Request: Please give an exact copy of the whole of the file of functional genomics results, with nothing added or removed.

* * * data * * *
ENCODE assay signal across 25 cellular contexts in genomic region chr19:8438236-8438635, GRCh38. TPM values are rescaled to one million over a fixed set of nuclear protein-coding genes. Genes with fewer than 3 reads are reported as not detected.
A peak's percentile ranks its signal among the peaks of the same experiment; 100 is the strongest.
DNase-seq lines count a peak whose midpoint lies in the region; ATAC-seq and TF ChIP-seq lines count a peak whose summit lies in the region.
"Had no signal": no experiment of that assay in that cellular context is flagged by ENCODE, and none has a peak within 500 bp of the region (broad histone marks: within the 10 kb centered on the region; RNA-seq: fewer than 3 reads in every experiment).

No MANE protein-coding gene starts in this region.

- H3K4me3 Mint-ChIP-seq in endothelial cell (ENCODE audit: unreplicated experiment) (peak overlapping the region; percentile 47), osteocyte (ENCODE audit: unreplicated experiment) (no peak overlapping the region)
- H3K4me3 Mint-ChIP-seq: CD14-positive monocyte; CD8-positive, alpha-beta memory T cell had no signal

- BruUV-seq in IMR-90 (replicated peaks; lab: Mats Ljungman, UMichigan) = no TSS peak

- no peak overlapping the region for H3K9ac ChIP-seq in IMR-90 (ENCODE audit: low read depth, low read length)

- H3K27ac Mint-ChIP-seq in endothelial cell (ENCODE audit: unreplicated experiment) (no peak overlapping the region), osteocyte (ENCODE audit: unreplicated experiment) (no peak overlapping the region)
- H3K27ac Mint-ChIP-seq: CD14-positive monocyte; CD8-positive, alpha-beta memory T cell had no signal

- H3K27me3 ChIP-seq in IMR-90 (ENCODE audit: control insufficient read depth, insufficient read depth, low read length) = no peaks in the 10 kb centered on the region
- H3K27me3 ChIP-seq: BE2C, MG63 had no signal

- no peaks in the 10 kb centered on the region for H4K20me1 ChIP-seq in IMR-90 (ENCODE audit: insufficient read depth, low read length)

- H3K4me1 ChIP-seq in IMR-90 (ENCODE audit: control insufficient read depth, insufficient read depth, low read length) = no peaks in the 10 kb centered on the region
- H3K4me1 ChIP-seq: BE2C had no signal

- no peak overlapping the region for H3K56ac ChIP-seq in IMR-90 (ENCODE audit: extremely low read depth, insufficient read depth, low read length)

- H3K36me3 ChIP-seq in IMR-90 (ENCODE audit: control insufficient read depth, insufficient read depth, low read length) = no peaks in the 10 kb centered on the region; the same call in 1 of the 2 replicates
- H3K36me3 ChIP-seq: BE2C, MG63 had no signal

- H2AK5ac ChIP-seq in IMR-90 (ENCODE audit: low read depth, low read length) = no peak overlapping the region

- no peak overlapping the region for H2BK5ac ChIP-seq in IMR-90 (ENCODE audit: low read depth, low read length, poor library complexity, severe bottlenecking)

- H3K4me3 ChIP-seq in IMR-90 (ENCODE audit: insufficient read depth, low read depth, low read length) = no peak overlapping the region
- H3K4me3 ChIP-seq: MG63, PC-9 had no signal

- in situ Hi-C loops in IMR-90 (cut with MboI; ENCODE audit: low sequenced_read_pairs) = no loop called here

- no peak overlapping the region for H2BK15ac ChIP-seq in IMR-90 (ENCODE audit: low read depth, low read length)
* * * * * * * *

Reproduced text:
ENCODE assay signal across 25 cellular contexts in genomic region chr19:8438236-8438635, GRCh38. TPM values are rescaled to one million over a fixed set of nuclear protein-coding genes. Genes with fewer than 3 reads are reported as not detected.
A peak's percentile ranks its signal among the peaks of the same experiment; 100 is the strongest.
DNase-seq lines count a peak whose midpoint lies in the region; ATAC-seq and TF ChIP-seq lines count a peak whose summit lies in the region.
"Had no signal": no experiment of that assay in that cellular context is flagged by ENCODE, and none has a peak within 500 bp of the region (broad histone marks: within the 10 kb centered on the region; RNA-seq: fewer than 3 reads in every experiment).

No MANE protein-coding gene starts in this region.

- H3K4me3 Mint-ChIP-seq in endothelial cell (ENCODE audit: unreplicated experiment) (peak overlapping the region; percentile 47), osteocyte (ENCODE audit: unreplicated experiment) (no peak overlapping the region)
- H3K4me3 Mint-ChIP-seq: CD14-positive monocyte; CD8-positive, alpha-beta memory T cell had no signal

- BruUV-seq in IMR-90 (replicated peaks; lab: Mats Ljungman, UMichigan) = no TSS peak

- no peak overlapping the region for H3K9ac ChIP-seq in IMR-90 (ENCODE audit: low read depth, low read length)

- H3K27ac Mint-ChIP-seq in endothelial cell (ENCODE audit: unreplicated experiment) (no peak overlapping the region), osteocyte (ENCODE audit: unreplicated experiment) (no peak overlapping the region)
- H3K27ac Mint-ChIP-seq: CD14-positive monocyte; CD8-positive, alpha-beta memory T cell had no signal

- H3K27me3 ChIP-seq in IMR-90 (ENCODE audit: control insufficient read depth, insufficient read depth, low read length) = no peaks in the 10 kb centered on the region
- H3K27me3 ChIP-seq: BE2C, MG63 had no signal

- no peaks in the 10 kb centered on the region for H4K20me1 ChIP-seq in IMR-90 (ENCODE audit: insufficient read depth, low read length)

- H3K4me1 ChIP-seq in IMR-90 (ENCODE audit: control insufficient read depth, insufficient read depth, low read length) = no peaks in the 10 kb centered on the region
- H3K4me1 ChIP-seq: BE2C had no signal

- no peak overlapping the region for H3K56ac ChIP-seq in IMR-90 (ENCODE audit: extremely low read depth, insufficient read depth, low read length)

- H3K36me3 ChIP-seq in IMR-90 (ENCODE audit: control insufficient read depth, insufficient read depth, low read length) = no peaks in the 10 kb centered on the region; the same call in 1 of the 2 replicates
- H3K36me3 ChIP-seq: BE2C, MG63 had no signal

- H2AK5ac ChIP-seq in IMR-90 (ENCODE audit: low read depth, low read length) = no peak overlapping the region

- no peak overlapping the region for H2BK5ac ChIP-seq in IMR-90 (ENCODE audit: low read depth, low read length, poor library complexity, severe bottlenecking)

- H3K4me3 ChIP-seq in IMR-90 (ENCODE audit: insufficient read depth, low read depth, low read length) = no peak overlapping the region
- H3K4me3 ChIP-seq: MG63, PC-9 had no signal

- in situ Hi-C loops in IMR-90 (cut with MboI; ENCODE audit: low sequenced_read_pairs) = no loop called here

- no peak overlapping the region for H2BK15ac ChIP-seq in IMR-90 (ENCODE audit: low read depth, low read length)